By Kevin Kolodziejski
I channel surf about as often as I change the batteries in the remote, but that’s what I did one night when my eyes were too fatigued to keep reading. I came across an MMA fighter in the midst of explaining what he feels he absolutely needs to do in order to get his mind right for the 25 minutes of anything goes in the octagon. Take a long-distance run in the middle of the day with a plastic sweat suit on.
His training camp sits on the outskirts of a desert. And that’s where he runs.
He admitted the practice is less than intelligent, more than dangerous, and that he loves it. Except when he doesn’t. That he has a love/hate relationship (the fighter’s exact words, by the way) with his heat-stroke-be-damned runs. That, in fact, he has that same relationship with many elements of the MMA lifestyle he passionately pursues.
Story beginning to sound familiar yet?
While you ponder that question, let me tell you about a cyclist who would answer in the affirmative. His name is Brad Ober and I raced against him and his very formidable team for many years. Except for the one time I didn’t.
Never Out Sprinting Mr. Arrogant, So . . .
That occurred in the last kilometer of a circuit race where both of us had powered a breakaway from just about lap one pulling along four other riders who, unlike Ober and I, didn’t have great team support in the peloton. With a few laps to go, though, a rider with a helluva sprint — and a helluva arrogant temperament — got pulled up to us by a teammate who immediately blew up from the effort. Now if Mr. Arrogant had caught us on his own, I would’ve been willing to roll the die in the finale even though I’m never seeing a snake eye — and probably not a two, three, or four for that matter — by doing so. The only way I out sprint Mr. Arrogant is if the final 200 meters of a hilly and lengthy road race on a hot and humid day is pitched at a 16-percent.
But Ober had an outside chance. I had always admired his aggressive riding style and willingness to sacrifice for teammates — and he was definitely ripping it up that day, to such a degree that I asked him to notch back the pace a few times. So I nodded as I passed him at the 1km-to-go sign and hoped he’d interpret the nod correctly. He did and rode my wheel in my attempt to catch the others off guard.
The move didn’t pan out. Mr. Arrogant won by at least a bike length, but Ober still thanked me for the assistance afterward.
By the season’s end, I was barely ahead of Ober for the last medal awarded to the best all-around rider in PA that season. He was as hard-core as I was, so I was more than surprised when he was a no-show for the final race. I was concerned. I feared he had suffered some sort of personal mishap, maybe even gone down in a bike crash, and asked one of his teammates to give me the lowdown. He did — after giving me something else first.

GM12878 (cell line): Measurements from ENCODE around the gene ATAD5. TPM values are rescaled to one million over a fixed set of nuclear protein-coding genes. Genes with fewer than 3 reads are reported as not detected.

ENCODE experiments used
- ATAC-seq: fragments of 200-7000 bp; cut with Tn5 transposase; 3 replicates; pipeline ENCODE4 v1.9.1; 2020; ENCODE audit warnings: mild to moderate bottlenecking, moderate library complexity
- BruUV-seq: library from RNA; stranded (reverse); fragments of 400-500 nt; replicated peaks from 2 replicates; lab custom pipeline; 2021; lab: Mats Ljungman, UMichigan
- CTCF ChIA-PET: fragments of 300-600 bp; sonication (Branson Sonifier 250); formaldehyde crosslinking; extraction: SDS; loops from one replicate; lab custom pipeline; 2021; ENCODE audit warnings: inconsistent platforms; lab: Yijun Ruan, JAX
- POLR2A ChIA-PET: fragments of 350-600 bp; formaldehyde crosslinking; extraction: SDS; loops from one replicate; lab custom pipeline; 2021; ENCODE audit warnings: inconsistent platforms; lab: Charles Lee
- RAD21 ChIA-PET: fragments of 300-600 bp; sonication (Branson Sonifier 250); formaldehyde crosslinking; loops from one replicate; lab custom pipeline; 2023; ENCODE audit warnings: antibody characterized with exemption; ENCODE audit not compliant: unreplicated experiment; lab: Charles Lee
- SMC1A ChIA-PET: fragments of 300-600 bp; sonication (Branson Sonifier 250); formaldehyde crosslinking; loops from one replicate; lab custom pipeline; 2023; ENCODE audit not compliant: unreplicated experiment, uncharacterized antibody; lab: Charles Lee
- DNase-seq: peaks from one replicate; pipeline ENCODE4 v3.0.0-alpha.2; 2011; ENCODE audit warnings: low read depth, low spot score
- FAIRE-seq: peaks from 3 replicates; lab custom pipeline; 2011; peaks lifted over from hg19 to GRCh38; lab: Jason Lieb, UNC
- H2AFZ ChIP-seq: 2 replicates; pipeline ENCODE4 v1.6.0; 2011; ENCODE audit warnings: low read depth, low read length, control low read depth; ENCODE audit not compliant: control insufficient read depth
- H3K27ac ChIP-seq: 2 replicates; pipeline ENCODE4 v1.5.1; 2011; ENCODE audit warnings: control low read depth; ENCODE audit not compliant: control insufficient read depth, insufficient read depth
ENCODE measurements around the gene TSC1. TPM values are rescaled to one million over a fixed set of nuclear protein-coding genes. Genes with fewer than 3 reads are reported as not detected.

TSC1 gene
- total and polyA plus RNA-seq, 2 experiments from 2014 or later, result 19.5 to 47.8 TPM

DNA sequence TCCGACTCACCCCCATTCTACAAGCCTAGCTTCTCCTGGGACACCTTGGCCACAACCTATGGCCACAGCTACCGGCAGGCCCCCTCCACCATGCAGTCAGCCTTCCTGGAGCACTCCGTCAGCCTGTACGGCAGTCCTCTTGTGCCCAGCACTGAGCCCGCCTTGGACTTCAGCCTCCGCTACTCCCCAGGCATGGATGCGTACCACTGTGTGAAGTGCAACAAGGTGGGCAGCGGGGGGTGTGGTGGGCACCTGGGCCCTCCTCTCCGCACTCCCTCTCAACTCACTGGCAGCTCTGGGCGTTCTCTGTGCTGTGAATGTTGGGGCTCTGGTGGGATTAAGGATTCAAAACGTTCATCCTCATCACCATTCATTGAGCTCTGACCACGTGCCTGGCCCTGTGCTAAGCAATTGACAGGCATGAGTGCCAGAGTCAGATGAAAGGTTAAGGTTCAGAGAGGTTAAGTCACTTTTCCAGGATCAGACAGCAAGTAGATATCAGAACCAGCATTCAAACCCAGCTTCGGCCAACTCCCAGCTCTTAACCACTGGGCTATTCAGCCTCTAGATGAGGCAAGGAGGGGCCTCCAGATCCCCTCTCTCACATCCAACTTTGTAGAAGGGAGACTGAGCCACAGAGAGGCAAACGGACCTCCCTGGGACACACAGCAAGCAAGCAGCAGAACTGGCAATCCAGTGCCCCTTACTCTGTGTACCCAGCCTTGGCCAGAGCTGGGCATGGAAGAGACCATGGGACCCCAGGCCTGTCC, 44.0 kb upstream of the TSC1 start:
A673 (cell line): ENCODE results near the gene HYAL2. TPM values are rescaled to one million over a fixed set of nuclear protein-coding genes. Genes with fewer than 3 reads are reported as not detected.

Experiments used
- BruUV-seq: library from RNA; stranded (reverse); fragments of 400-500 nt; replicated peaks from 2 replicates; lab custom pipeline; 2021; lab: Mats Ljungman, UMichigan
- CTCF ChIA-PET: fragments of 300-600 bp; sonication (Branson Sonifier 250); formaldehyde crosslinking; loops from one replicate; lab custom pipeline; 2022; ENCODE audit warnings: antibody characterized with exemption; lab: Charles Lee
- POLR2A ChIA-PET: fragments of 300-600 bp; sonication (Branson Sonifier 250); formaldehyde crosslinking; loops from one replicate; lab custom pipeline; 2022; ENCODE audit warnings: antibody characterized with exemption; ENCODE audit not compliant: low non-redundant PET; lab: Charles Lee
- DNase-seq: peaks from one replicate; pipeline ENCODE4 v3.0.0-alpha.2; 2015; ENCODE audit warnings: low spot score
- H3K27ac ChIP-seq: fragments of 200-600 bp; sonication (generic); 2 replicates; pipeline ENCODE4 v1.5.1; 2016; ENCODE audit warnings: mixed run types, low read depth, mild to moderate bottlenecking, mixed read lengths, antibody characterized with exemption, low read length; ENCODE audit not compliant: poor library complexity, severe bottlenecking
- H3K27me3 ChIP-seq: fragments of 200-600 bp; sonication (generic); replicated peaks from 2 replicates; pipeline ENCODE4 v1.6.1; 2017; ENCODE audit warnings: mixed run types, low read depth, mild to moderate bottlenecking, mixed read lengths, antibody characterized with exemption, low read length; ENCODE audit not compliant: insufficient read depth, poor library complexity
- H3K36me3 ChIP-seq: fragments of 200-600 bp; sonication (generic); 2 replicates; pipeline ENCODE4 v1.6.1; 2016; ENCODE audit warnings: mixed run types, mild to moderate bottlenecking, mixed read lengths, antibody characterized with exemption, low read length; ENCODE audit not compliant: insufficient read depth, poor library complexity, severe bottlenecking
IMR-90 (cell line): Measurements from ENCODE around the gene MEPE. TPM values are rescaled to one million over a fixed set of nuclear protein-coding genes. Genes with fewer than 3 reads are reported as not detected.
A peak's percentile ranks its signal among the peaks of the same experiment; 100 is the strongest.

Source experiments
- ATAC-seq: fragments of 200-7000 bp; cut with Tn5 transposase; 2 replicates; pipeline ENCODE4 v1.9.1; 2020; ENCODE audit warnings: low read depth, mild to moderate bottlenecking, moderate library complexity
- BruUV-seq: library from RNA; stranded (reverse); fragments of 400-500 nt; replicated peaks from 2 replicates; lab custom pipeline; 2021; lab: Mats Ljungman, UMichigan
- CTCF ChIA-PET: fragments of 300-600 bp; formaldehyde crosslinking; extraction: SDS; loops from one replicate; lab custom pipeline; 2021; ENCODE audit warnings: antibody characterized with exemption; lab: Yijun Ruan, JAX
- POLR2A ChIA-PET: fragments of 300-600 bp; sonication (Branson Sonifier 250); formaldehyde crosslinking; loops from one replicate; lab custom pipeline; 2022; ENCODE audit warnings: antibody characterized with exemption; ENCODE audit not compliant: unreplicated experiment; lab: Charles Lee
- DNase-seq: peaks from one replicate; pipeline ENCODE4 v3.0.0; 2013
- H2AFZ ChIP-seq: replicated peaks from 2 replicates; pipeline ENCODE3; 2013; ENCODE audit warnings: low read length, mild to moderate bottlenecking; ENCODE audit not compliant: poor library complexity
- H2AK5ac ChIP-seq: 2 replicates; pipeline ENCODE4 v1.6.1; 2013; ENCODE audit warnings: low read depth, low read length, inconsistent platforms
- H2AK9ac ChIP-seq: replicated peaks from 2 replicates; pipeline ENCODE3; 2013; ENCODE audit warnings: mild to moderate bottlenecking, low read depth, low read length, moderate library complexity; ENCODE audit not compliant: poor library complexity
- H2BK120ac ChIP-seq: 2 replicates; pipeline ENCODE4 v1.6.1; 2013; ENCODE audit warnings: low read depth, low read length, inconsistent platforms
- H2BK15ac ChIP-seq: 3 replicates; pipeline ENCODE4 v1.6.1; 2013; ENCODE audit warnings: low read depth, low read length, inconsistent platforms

A Smile More Mischievous Than a Cheshire Cat’s
For years his buddies had busted Ober’s chops, I then learned, about his love/hate relationship (the teammate’s exact words, by the way) with cycling, and that he was now deeply mired in the second stage. The disclosure was close to incomprehensible. Though I didn’t know him that well, I had always felt we were twins sons from different mothers, yet I had never come anywhere close to pulling the plug early on a racing season. Or stopped riding. Eliminate my hospital stays to fix two fractured femurs, and I’ve only been off the bike for more than two days in any single week of the year twice in the last 30.
But on the way home from the race, I assessed the situation honestly and understood something important enough to become today’s title and use again here.
It’s Good to Hate Cycling Sometimes
And that there were times that I, like Ober, did so. When a ride in the cold chilled me so that my fingers and toes didn’t bend but burned, for instance. When I got that stinging ache deep in my legs from a hard effort — about five efforts and 40 miles before I’m supposed to. Or when —especially when — my race results were so subpar I felt like a total fraud.
To this day and at my age — where not a week goes by when my junk mail doesn’t include a mailer from a retirement community, a hearing aid company, or the AARP — I can still feel the same way. So here’s a second question for you to ponder: Is it sad to say that a disappointing ride can make an old man like a dad who knows the family dog has to be put down the next day?
I don’t think so.
In fact, I hope you can honestly say you sometimes hate cycling, too.
Kevin Kolodziejski began his writing career in earnest in 1989. Since then he’s written a weekly health and fitness column and his articles have appeared in magazines such as “MuscleMag,” “Ironman,” “Vegetarian Times,” and “Bicycle Guide.” He has Bachelor and Masters degrees in English from DeSales and Kutztown Universities.
A competitive cyclist for more than 30 years, Kevin won two Pennsylvania State Time Trial championships in his 30’s, the aptly named Pain Mountain Time Trial 4 out of 5 times in his 40s, two more state TT’s in his 50’s, and the season-long Pennsylvania 40+ BAR championship at 43.